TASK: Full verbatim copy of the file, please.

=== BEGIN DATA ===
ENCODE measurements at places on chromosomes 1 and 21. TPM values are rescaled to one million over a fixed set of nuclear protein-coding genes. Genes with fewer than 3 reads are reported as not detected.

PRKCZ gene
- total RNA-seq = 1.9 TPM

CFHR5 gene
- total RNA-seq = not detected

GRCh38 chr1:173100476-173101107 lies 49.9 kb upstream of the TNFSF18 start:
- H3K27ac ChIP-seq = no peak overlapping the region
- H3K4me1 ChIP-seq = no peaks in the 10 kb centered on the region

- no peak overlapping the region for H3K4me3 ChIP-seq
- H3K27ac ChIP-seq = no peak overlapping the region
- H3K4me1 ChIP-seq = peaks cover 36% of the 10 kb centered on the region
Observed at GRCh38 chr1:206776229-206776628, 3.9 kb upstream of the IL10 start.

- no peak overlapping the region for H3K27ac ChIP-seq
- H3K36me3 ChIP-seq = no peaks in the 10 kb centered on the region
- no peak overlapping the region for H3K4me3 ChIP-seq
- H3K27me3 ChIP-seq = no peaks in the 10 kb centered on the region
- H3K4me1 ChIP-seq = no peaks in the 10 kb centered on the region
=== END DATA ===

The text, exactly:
ENCODE measurements at places on chromosomes 1 and 21. TPM values are rescaled to one million over a fixed set of nuclear protein-coding genes. Genes with fewer than 3 reads are reported as not detected.

PRKCZ gene
- total RNA-seq = 1.9 TPM

CFHR5 gene
- total RNA-seq = not detected

GRCh38 chr1:173100476-173101107 lies 49.9 kb upstream of the TNFSF18 start:
- H3K27ac ChIP-seq = no peak overlapping the region
- H3K4me1 ChIP-seq = no peaks in the 10 kb centered on the region

- no peak overlapping the region for H3K4me3 ChIP-seq
- H3K27ac ChIP-seq = no peak overlapping the region
- H3K4me1 ChIP-seq = peaks cover 36% of the 10 kb centered on the region
Observed at GRCh38 chr1:206776229-206776628, 3.9 kb upstream of the IL10 start.

- no peak overlapping the region for H3K27ac ChIP-seq
- H3K36me3 ChIP-seq = no peaks in the 10 kb centered on the region
- no peak overlapping the region for H3K4me3 ChIP-seq
- H3K27me3 ChIP-seq = no peaks in the 10 kb centered on the region
- H3K4me1 ChIP-seq = no peaks in the 10 kb centered on the region